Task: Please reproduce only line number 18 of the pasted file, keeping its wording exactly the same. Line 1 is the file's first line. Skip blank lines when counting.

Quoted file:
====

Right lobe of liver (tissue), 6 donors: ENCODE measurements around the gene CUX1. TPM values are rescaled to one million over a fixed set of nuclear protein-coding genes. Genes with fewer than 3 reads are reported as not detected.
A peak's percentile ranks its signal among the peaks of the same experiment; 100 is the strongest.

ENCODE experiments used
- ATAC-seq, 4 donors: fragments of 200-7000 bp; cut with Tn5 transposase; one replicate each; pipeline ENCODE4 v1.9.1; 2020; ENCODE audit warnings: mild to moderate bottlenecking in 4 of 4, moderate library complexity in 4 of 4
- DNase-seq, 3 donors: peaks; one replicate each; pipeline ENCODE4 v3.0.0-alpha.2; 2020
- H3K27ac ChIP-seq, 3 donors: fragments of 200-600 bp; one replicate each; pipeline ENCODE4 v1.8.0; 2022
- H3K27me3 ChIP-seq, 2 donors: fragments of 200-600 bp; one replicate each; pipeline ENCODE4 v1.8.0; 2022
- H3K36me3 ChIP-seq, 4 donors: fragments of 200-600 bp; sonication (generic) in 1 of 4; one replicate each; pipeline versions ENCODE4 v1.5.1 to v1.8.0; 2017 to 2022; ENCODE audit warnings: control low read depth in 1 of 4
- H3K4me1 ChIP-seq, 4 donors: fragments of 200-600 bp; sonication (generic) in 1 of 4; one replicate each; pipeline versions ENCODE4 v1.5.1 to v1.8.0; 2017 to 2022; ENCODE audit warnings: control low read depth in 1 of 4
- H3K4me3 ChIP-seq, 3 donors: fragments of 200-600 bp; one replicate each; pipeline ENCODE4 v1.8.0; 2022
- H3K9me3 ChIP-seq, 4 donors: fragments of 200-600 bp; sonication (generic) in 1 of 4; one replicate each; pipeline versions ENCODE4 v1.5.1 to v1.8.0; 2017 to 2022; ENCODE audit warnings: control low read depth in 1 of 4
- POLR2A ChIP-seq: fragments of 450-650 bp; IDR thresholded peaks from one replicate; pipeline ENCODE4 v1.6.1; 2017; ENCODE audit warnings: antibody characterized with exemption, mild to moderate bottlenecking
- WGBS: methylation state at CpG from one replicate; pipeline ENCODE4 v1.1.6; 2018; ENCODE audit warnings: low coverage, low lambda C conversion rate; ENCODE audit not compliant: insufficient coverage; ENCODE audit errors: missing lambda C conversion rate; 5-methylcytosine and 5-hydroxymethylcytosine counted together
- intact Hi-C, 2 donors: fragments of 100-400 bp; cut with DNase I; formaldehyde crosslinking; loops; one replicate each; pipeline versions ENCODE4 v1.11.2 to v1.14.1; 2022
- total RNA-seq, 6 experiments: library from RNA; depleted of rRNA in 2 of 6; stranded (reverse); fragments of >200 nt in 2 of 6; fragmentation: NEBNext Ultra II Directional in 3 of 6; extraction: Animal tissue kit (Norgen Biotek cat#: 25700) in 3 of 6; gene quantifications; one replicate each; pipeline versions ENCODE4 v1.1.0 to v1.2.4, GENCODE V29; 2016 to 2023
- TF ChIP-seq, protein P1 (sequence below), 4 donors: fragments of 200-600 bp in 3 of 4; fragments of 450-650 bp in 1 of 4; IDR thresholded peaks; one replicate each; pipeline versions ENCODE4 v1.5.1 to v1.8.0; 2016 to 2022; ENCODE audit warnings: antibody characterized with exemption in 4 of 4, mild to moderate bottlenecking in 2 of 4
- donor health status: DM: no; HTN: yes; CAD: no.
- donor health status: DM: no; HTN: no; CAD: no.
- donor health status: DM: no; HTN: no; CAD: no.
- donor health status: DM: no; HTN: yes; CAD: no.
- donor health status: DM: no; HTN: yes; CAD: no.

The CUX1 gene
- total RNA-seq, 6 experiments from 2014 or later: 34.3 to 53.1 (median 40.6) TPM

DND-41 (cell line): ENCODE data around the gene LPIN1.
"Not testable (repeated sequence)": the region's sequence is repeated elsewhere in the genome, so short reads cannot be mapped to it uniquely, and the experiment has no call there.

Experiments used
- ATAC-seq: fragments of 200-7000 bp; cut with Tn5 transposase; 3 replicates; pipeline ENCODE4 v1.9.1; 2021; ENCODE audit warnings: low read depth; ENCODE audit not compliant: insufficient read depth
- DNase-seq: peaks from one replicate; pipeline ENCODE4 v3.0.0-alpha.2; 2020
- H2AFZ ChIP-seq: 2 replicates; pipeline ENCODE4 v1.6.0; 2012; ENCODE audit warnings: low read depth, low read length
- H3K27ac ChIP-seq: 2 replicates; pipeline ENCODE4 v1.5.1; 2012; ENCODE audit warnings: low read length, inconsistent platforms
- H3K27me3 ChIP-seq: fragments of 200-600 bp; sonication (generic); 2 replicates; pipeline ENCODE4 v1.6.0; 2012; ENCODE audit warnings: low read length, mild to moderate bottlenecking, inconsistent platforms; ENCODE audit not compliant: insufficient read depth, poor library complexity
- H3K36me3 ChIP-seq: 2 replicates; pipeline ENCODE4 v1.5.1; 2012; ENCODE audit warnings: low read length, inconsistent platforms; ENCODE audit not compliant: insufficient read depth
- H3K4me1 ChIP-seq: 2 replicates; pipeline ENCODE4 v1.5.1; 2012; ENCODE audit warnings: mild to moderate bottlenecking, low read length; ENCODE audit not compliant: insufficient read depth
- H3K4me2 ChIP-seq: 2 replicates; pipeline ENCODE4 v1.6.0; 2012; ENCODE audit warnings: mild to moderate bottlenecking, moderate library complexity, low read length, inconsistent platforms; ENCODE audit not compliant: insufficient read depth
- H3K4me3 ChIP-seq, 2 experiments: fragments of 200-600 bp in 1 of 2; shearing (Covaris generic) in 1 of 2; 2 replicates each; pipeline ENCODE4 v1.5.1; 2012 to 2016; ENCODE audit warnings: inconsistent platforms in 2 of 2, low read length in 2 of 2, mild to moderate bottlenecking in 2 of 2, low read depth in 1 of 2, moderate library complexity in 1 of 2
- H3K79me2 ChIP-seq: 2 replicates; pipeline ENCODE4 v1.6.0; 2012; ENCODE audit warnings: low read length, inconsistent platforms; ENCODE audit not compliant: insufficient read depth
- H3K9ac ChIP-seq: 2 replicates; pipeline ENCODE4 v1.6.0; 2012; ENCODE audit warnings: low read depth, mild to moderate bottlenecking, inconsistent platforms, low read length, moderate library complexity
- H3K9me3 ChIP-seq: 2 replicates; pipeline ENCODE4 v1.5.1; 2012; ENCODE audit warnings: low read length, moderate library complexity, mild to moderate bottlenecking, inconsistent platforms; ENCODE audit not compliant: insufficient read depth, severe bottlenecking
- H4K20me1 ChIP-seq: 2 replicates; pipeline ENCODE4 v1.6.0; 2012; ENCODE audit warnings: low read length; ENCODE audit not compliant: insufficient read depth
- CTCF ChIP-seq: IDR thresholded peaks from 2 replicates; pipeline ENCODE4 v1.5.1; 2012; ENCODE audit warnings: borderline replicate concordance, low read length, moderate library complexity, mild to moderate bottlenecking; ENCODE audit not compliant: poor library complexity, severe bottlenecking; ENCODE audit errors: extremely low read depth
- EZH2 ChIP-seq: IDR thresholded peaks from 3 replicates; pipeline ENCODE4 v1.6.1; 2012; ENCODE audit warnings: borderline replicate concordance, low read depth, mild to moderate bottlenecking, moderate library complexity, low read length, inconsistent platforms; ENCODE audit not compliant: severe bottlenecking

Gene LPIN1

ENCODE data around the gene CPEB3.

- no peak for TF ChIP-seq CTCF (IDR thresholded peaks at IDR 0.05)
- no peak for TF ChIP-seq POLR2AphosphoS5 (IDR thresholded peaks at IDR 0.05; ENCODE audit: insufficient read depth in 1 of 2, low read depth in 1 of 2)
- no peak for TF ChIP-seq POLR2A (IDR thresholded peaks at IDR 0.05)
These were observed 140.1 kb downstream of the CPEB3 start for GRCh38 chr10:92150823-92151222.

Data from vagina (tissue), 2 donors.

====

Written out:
- donor health status: DM: no; HTN: no; CAD: no.